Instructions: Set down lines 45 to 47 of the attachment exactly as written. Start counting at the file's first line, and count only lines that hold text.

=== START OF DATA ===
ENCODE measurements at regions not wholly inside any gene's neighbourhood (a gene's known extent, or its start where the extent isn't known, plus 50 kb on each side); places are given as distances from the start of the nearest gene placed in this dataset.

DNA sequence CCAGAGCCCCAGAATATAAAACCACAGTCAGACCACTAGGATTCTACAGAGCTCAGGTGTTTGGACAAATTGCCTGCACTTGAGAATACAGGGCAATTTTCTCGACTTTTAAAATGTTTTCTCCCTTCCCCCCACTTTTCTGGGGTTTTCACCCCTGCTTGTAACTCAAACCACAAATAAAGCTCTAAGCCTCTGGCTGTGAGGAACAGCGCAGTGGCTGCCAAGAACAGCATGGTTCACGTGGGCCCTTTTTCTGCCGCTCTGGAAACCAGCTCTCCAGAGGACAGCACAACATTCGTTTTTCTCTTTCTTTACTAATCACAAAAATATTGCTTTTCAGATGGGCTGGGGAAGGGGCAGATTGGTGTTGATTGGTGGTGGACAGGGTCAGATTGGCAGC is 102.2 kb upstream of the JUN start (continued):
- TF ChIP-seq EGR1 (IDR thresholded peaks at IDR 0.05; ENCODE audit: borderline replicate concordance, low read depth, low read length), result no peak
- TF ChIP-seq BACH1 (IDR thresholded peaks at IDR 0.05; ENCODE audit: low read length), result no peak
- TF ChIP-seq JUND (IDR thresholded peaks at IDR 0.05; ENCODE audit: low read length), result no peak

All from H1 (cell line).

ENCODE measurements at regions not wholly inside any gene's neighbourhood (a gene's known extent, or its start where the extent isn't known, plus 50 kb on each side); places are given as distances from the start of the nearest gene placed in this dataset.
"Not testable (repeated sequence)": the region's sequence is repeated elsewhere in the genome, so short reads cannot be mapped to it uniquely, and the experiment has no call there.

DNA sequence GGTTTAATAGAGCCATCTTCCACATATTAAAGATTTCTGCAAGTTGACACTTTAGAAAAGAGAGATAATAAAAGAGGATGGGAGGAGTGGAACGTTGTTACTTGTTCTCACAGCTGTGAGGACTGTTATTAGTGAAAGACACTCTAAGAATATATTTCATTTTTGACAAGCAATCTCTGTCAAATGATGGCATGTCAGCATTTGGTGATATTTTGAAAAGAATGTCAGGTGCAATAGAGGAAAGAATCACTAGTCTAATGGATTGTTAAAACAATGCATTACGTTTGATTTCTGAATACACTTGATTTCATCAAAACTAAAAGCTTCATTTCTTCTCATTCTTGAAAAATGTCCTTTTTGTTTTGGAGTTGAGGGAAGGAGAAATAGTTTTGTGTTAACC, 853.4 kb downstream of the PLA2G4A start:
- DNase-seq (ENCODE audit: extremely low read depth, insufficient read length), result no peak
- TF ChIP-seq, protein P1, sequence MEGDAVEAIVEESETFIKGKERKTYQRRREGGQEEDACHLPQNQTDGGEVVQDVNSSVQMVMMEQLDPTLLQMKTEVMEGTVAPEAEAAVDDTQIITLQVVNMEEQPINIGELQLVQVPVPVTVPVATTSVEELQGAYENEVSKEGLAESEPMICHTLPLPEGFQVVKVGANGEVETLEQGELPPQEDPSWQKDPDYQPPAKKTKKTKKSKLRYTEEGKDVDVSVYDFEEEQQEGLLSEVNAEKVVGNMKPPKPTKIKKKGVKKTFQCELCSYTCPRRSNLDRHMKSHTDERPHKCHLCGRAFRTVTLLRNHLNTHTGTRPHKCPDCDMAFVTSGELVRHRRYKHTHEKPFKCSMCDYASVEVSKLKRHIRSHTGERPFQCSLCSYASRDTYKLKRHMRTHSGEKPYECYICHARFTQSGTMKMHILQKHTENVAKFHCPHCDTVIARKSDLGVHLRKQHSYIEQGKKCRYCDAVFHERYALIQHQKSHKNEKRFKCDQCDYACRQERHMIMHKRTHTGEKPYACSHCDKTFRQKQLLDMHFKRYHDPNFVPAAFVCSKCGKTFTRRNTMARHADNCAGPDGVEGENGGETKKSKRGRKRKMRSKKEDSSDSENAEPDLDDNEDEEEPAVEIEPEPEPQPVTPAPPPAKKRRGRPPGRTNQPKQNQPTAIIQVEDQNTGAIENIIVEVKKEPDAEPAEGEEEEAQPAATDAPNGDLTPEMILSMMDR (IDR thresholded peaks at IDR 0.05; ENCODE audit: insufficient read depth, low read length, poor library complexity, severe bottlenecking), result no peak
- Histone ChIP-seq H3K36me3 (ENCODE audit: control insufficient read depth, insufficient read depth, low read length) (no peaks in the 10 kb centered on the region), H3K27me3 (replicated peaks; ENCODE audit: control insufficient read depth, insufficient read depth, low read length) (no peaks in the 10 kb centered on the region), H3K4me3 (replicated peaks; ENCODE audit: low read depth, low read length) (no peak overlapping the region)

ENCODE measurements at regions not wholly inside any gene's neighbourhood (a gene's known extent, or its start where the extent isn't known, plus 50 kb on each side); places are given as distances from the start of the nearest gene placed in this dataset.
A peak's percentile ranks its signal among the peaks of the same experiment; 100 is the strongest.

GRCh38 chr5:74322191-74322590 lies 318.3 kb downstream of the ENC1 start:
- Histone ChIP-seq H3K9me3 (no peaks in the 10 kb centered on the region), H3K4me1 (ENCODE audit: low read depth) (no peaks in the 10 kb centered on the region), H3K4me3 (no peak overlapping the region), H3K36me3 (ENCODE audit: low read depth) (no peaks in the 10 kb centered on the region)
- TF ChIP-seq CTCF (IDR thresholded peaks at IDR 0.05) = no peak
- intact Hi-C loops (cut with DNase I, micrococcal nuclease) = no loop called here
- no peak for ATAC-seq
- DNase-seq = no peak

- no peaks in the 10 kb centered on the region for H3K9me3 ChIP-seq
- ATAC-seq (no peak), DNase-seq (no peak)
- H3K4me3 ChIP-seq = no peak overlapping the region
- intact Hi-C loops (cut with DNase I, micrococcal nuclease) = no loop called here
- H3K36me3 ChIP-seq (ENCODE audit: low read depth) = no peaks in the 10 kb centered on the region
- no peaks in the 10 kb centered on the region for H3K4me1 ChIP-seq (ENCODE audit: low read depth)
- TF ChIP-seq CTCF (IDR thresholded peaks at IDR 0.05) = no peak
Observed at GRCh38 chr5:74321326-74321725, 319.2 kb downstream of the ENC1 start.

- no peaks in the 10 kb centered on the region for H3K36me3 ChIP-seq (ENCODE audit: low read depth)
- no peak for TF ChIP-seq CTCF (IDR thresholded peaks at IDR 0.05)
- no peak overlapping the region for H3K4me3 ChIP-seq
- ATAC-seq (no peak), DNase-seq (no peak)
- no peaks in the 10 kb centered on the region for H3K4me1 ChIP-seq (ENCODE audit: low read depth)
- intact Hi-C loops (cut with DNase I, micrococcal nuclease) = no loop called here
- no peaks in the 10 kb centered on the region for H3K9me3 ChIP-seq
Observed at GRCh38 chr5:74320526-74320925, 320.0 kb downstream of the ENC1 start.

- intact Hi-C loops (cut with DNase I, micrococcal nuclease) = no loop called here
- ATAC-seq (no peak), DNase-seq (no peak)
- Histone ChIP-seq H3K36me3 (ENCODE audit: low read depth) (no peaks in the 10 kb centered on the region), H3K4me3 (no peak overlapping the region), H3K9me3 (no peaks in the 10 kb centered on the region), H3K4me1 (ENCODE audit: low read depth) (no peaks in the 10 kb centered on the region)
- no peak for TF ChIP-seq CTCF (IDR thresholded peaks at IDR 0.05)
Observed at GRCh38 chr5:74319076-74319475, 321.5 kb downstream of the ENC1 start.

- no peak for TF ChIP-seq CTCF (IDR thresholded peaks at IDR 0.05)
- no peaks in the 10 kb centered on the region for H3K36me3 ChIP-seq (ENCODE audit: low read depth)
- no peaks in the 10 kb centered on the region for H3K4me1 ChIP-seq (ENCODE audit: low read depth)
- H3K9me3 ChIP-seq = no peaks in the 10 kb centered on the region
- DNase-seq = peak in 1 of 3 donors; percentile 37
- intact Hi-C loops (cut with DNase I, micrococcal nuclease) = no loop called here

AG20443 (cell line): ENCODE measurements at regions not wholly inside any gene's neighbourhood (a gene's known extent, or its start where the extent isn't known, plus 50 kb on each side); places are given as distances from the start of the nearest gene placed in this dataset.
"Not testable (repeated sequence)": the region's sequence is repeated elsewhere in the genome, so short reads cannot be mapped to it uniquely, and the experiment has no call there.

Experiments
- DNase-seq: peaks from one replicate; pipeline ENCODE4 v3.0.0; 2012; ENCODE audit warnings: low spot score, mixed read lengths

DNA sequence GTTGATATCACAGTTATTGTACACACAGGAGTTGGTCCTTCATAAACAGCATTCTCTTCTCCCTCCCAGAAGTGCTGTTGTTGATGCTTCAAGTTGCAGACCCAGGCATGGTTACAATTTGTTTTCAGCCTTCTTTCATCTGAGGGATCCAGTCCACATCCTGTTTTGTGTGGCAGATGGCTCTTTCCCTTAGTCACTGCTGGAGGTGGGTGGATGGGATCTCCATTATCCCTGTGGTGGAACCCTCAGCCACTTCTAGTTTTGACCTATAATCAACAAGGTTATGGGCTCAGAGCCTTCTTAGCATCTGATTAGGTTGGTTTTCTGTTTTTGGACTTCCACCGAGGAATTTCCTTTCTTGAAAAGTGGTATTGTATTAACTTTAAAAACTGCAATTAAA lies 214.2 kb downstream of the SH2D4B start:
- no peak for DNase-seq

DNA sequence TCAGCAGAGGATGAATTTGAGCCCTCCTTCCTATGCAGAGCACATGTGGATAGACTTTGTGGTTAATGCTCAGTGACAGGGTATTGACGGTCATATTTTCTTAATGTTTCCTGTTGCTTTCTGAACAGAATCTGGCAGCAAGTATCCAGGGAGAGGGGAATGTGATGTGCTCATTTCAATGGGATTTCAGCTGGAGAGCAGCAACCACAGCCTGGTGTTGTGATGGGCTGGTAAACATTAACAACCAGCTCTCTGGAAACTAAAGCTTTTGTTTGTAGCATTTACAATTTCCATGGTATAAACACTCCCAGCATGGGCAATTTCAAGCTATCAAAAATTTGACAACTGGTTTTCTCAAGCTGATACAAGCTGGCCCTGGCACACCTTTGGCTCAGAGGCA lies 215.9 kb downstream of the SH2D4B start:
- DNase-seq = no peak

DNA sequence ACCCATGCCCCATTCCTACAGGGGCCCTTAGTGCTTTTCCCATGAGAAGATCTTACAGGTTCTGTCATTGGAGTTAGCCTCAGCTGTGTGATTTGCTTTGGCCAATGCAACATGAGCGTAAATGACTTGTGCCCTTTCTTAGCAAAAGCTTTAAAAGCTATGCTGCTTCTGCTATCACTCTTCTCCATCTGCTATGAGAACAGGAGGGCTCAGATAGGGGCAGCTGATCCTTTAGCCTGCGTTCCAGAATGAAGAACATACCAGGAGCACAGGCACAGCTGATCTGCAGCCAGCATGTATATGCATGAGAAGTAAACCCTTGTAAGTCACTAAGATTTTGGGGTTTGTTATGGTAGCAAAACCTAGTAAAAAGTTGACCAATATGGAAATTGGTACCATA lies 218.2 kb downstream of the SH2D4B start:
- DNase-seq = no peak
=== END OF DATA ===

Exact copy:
- H3K9me3 ChIP-seq = no peaks in the 10 kb centered on the region
- DNase-seq = peak in 1 of 3 donors; percentile 37
- intact Hi-C loops (cut with DNase I, micrococcal nuclease) = no loop called here